Our far-reaching network makes us well-connected and able to fast-track initial feedback so you can find out whether a preferred icon or celebrity is interested in getting involved. We know which talent agents and estate representatives to contact, as well as all the major studios, labels and publishers, which means we can secure additional rights to music or movies if the creative utilises any links featuring the talent. 


The long-lasting pulling power of iconic brand ambassadors is undeniable. However, it is important to consider that the public opinion of a living celebrity can change quickly if that individual changes their behaviour, or does something that could be perceived as inflammatory.

On our roster we have icons like Steve McQueen. The reputation of deceased celebrities provide excellent evergreen value for brands, as their lives are well known, their qualities defined and unchanging. This provides a very strong message to the consumer about what the brand stands for. McQueen has been a brand ambassador for Tag Heuer for a number of years. Steve appears in the film Le Mans wearing a 1969 Tag Heuer Monaco watch, making this the perfect example of a harmonious and intuitive celebrity/brand partnership, as the consumer does not require an explanation about why the two have been paired up. 

Long-term use of an evergreen ambassador endows the brand with the same timeless quantities of the celebrity and customers buy into this. 


Using icons and archive materials such as pre-existing photos and videos does help with both sustainability and costs as agencies can create a spot only using pre-shot digital content. Clients may be motivated by a need to control production costs related to a shoot “in real life” but they can also have a willingness to streamline the narrative by using simple and effective images of icons from the present or the past. 


Don’t leave clearance until the final stages of a project, especially if the use of the celebrity is not obvious or a key part of the campaign. For example, if a script makes a spoken reference to a celebrity, or a photo of a celebrity is included as a prop in the background, these need to be licensed and last-minute clearance requests can take longer than you think. Sometimes the rights clearance process can take weeks to arrange – depending on the complexity of the clearance or of the campaign.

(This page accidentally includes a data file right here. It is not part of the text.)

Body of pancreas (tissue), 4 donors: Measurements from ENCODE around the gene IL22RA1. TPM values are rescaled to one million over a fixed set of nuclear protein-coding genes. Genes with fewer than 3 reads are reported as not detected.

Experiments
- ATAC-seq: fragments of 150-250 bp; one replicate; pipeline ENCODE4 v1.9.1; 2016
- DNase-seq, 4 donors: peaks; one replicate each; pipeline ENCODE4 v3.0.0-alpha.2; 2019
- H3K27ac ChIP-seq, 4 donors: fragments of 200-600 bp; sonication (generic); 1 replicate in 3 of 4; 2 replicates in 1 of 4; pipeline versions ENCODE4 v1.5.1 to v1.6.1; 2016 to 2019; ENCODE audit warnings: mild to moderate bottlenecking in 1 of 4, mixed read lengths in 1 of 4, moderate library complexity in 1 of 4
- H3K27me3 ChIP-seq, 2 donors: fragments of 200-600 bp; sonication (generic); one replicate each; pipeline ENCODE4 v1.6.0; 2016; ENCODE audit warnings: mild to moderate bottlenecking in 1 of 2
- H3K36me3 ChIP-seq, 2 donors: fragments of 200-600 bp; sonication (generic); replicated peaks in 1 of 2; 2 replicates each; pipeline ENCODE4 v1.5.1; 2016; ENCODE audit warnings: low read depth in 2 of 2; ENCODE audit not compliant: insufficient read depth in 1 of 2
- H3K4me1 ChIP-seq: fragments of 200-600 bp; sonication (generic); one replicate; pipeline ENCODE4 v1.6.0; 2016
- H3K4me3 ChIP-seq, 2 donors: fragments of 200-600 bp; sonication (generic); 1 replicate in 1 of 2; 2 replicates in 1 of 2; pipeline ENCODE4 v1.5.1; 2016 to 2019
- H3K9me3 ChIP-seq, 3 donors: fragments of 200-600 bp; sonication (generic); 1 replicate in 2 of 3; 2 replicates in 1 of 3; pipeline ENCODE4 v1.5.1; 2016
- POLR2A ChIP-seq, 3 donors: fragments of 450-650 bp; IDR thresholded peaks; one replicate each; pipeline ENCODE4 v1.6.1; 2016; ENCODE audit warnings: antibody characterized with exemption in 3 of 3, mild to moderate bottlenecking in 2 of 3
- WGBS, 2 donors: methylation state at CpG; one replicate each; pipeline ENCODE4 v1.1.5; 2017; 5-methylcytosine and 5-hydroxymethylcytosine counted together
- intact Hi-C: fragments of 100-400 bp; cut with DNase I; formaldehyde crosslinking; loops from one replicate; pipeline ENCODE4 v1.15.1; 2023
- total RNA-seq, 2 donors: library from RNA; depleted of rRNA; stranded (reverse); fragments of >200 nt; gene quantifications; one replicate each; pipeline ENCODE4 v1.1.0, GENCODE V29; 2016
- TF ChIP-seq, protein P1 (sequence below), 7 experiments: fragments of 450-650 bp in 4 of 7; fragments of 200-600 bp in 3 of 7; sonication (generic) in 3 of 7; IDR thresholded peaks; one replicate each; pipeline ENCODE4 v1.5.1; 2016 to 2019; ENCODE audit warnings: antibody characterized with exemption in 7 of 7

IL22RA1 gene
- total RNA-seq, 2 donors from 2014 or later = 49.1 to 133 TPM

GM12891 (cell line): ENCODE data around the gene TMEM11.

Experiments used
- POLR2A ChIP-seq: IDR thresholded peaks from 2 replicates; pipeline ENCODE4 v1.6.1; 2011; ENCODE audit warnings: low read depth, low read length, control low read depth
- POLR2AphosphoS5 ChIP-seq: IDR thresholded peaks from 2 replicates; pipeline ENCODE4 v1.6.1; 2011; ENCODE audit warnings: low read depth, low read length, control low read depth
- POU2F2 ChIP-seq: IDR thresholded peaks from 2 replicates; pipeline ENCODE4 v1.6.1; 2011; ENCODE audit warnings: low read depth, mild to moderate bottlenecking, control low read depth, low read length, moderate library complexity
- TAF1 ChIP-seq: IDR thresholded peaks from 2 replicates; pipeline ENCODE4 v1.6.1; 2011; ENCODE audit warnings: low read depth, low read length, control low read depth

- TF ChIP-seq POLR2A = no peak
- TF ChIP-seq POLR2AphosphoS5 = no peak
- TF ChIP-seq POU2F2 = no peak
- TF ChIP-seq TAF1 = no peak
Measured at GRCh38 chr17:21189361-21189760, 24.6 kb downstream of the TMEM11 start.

Ensure you provide your licensing partner with your budget, a detailed campaign brief, a set media plan as well as a storyboard or creative visuals at an early stage. This ensures for swift and straightforward negotiation. Changing the brief halfway through clearance can be very difficult and can bring negotiations to a full stop when time is tight, so make sure you have everything you need confirmed early on and try not to make changes once estates and talent have been contacted.

To avoid disappointment, we encourage clients to consider each celebrity clearance that is required, early on, and make potential contingency plans depending on feedback obtained from the talent. The only way to navigate last minute clearance needs is by having good relationships with studios or talent agents that can offer up an alternative. If you don’t have these, work with a company that does.

Incorporating iconic household names into your next spot should not be a difficult sell and to help, BEN can facilitate the process of acquiring the rights of celebrity talent for commercial campaigns. For over three decades the company has been responsible for the representation and product licensing of global icons, and the scope of their rights licensing capabilities are far-reaching and versatile. BEN provides free initial consultation for agencies on licensing. Want to know more, simply get in touch.

This post was originally featured on lbbonline.com